Skip the vision and mission.
When we give talks on building high performing cultures, we’ll often ask the audience, “How many of you have written a vision and/or mission statement for your business?” Typically about 80-90% of the audience will raise their hands. Then we’ll ask, “How many of you know what your vision or mission statement is?” At that point, most look around sheepishly and only about 10% raise their hands!
While visions and missions can serve a useful purpose, in the vast majority of situations they’re so poorly done that they actually have the opposite impact of what we intend. Rather than helping to align a workforce, they simply undermine our credibility as leaders because most of our people recognize them for what they are – bland, meaningless statements that have little to do with our daily work.
So what’s the answer? Let’s look a little more deeply at the concepts first, and then the answer will become more apparent. And let’s start by defining our terms.
• A vision statement is a statement of destination. It tries to answer the question, “Where are we going?” It’s a description of what we want our organization to be 5 or 10 years into the future.
• A mission statement is a statement of purpose. It tries to answer the question, “Why are we in business?” Beyond simply making money, it explains the reason we exist as an organization.
• A list of core values is a description of our operating principles. It tries to answer the question, “How do we do business?”
Statements are often meaningless
When we have a vision and mission that we really believe in, that we’re passionate about, it can be a powerful way to align a workforce. The problem is that most of the time, the statements we write are so broad and esoteric that they become meaningless. Here are 3 mission statements we recently saw on company websites:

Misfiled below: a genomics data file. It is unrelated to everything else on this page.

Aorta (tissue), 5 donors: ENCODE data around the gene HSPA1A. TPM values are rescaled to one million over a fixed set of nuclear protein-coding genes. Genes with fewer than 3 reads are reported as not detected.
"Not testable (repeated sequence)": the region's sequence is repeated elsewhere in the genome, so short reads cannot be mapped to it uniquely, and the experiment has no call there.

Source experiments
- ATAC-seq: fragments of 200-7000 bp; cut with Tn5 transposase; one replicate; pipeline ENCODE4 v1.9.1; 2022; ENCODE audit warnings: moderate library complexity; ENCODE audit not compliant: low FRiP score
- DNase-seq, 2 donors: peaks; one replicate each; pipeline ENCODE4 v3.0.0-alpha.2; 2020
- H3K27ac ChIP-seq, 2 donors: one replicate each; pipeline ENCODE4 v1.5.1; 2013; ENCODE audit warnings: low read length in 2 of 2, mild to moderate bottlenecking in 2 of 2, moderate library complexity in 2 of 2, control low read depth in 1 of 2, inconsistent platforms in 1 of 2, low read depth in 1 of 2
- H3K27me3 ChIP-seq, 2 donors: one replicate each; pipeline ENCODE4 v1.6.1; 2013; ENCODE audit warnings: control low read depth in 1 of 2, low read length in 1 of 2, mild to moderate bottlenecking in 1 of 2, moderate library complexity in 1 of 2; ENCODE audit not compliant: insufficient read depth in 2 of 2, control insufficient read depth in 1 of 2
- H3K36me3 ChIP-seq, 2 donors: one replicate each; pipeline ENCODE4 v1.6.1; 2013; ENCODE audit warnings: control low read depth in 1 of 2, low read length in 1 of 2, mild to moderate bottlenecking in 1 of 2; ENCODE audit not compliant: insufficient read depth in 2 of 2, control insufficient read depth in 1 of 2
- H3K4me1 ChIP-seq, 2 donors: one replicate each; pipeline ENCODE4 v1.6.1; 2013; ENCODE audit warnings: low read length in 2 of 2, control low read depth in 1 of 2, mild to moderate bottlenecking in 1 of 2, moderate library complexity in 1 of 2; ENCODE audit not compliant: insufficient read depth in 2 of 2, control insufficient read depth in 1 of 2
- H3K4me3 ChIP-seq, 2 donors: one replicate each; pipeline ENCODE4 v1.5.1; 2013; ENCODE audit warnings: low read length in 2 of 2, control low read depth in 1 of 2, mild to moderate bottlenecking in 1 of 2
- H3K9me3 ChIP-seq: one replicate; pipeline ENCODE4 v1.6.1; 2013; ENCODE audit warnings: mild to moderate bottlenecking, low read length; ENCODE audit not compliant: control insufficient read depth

1. Our mission is to promptly respond to our client’s needs for quality professional services through the effective management of our personnel resources, utilizing our extensive experience and knowledge while we remain strongly committed to innovation, partnership, and our client’s interest.
2. Our mission is to provide our customers with the highest quality people, products, and services needed for their success, while allowing for the profitability and growth of the firm.
3. Our mission is to provide the most technologically advanced products with responsive customer service, we strive to achieve a fair return for our suppliers and shareholders and a healthy, safe work environment for our Associates. We measure success by customer satisfaction, our industry reputation, a profitable business and the personal and professional growth of our Associates.
It’s candidly hard to imagine how any of these statements serve any real purpose inside their organizations, other than being able to “cross off the box” saying that they have a mission.
Start on the ground
We suggest to companies that rather than starting in the clouds where people have a hard time seeing the connection, it’s better to start on the ground where it’s relevant to our people every day. And what’s on the ground are behaviors. Behaviors describe the everyday actions necessary to achieve success. They’re more practical because people can visualize and understand behaviors.
Here’s the bottom line: In defining a high performing culture, it’s better to start on the ground where it has the most relevance for your people. Afterwards, you can always go back and work on your vision and mission. And if you don’t have real clarity about what your vision or mission truly is, keep working on it. But don’t put out something you don’t believe in deeply. It’s far better not to have a vision or mission than it is to have a meaningless one.
Next topic: Rituals: the key to making it last.